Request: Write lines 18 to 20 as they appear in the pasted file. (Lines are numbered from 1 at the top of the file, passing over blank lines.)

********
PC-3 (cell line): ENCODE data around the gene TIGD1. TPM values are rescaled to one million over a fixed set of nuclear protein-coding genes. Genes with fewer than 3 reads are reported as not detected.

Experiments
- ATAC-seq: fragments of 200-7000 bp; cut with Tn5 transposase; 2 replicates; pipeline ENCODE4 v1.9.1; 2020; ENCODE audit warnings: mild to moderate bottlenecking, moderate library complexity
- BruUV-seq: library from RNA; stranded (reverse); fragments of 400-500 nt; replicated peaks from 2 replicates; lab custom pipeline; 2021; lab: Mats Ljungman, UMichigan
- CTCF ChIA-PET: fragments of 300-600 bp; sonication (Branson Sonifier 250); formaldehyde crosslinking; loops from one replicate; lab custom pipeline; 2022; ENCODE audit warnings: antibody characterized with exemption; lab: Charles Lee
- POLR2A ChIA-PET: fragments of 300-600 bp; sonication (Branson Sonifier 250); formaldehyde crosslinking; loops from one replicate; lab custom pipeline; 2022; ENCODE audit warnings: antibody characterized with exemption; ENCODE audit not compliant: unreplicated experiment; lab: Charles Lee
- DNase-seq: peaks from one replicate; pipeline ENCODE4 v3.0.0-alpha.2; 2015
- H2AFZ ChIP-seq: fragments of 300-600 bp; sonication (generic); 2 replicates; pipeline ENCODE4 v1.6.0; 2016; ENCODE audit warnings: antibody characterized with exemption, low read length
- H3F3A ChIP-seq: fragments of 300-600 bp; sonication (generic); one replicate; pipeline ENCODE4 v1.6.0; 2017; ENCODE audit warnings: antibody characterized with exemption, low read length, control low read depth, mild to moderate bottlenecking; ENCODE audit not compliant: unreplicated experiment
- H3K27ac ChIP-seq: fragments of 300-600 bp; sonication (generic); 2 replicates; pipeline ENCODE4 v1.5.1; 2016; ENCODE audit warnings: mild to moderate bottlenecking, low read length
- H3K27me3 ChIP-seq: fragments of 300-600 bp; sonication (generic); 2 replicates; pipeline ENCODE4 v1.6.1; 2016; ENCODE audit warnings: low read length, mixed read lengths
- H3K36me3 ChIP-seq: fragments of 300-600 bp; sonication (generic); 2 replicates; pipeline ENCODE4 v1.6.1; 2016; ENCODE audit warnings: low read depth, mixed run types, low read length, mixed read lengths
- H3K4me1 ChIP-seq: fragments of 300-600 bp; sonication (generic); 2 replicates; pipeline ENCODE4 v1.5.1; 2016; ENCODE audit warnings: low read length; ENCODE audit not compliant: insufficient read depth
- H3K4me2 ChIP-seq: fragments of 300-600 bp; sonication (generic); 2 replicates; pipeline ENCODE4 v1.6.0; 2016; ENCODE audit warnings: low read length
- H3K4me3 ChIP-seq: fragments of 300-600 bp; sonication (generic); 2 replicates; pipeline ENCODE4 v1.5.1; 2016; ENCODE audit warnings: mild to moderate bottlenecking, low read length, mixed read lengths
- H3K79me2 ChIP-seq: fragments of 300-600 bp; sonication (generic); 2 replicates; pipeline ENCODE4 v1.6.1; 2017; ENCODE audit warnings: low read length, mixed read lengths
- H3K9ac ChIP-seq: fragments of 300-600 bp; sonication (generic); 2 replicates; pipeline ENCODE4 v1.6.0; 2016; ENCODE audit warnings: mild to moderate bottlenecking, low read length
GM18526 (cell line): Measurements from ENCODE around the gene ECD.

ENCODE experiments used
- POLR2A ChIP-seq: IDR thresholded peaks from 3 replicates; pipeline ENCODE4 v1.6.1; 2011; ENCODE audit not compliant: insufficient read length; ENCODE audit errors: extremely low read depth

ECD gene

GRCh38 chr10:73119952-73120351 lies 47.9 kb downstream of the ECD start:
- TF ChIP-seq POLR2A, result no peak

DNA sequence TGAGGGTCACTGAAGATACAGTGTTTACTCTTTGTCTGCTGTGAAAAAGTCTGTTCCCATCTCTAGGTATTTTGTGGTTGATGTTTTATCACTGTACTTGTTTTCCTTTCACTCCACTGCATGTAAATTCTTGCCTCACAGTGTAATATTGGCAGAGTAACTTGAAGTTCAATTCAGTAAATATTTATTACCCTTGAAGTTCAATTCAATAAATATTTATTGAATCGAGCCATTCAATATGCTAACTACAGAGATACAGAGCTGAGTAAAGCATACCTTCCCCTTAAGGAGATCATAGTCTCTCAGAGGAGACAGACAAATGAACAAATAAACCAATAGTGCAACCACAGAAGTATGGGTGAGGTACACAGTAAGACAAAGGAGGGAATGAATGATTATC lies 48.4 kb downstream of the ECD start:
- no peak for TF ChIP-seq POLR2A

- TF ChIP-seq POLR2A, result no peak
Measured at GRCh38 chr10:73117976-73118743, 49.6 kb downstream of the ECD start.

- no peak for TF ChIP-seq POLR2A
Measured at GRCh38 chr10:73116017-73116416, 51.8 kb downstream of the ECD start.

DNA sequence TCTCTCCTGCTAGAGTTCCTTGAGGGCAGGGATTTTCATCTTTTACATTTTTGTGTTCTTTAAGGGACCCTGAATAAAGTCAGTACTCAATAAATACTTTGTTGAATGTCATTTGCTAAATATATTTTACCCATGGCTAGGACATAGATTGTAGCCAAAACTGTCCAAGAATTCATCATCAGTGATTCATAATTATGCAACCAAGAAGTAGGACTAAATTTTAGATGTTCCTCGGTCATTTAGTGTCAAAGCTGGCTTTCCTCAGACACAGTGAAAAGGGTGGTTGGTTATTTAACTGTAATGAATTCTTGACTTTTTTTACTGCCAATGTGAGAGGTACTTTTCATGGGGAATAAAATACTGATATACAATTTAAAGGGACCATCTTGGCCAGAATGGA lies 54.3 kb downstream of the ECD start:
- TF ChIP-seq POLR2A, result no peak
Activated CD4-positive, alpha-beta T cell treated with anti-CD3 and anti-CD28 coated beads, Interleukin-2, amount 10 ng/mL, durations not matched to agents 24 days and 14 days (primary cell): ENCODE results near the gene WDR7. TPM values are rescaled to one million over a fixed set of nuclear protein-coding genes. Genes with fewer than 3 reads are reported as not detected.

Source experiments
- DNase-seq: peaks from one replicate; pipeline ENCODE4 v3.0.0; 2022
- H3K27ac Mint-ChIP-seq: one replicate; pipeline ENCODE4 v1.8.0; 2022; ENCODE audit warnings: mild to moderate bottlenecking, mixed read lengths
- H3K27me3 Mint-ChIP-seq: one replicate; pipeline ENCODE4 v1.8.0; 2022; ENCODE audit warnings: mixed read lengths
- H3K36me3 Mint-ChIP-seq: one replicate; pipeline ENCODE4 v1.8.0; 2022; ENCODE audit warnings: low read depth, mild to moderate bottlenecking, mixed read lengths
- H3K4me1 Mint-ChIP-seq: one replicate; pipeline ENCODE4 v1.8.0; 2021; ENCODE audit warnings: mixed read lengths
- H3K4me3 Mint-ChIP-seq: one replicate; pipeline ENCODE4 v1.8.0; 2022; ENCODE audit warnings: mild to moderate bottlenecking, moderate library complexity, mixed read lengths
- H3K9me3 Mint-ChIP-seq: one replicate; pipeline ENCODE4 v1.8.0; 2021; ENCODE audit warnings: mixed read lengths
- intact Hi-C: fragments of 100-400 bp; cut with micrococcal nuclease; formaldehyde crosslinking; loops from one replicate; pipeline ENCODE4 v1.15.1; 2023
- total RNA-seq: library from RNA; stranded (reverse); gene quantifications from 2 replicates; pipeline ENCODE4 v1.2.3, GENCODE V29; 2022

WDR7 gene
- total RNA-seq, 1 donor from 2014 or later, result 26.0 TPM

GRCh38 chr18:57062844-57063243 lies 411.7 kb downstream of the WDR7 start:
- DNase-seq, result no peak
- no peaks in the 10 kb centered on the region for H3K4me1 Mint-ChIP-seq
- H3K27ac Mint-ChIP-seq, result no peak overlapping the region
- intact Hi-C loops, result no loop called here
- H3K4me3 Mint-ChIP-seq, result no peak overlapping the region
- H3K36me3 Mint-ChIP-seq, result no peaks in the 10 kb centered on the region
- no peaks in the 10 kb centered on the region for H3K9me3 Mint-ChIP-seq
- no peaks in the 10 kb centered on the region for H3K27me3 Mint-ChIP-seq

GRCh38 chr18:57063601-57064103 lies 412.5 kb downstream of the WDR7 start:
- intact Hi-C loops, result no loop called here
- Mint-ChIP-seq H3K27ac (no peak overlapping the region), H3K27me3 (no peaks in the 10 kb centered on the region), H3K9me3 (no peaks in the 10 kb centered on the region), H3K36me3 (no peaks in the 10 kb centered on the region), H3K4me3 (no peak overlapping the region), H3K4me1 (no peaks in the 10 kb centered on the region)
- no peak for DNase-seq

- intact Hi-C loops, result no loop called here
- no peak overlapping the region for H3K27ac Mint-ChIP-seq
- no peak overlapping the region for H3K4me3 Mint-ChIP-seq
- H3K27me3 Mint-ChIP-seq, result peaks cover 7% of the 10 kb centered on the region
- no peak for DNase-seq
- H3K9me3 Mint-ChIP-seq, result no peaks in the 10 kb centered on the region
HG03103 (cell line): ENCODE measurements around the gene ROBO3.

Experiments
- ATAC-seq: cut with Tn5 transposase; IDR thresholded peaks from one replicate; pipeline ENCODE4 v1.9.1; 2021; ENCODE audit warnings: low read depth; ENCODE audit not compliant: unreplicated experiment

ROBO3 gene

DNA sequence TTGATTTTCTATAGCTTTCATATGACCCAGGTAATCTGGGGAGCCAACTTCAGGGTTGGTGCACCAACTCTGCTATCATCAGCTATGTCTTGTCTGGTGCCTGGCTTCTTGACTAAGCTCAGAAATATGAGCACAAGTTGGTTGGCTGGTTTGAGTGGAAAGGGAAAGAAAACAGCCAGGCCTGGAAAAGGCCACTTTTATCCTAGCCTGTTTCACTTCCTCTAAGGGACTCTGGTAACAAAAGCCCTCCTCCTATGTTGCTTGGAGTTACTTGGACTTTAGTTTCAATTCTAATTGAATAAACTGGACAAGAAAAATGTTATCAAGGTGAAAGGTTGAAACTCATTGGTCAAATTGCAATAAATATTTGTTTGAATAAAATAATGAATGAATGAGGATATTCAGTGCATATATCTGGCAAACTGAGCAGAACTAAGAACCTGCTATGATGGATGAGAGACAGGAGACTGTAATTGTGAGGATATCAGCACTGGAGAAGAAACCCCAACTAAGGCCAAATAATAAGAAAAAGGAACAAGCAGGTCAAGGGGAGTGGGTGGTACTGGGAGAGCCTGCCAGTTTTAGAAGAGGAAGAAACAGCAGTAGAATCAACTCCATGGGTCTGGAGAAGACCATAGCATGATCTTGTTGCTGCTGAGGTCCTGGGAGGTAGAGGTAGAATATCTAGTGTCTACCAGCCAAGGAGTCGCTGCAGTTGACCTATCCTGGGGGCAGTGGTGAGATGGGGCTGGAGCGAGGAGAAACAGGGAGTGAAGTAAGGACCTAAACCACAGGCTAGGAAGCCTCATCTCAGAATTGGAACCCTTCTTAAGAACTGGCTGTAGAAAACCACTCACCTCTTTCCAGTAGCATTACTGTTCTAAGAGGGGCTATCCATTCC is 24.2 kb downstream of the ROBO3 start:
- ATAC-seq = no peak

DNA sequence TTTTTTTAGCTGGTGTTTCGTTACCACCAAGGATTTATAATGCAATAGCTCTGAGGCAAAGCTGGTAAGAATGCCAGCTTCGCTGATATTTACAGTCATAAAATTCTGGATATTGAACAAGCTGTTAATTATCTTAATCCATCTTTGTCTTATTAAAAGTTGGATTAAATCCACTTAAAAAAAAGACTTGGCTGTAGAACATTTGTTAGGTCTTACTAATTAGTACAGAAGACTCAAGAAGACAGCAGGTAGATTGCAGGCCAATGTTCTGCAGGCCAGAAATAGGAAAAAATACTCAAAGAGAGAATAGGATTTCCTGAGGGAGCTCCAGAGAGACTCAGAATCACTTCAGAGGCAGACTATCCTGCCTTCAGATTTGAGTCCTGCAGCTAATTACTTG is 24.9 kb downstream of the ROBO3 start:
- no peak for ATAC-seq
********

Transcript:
GM18526 (cell line): Measurements from ENCODE around the gene ECD.

ENCODE experiments used
- POLR2A ChIP-seq: IDR thresholded peaks from 3 replicates; pipeline ENCODE4 v1.6.1; 2011; ENCODE audit not compliant: insufficient read length; ENCODE audit errors: extremely low read depth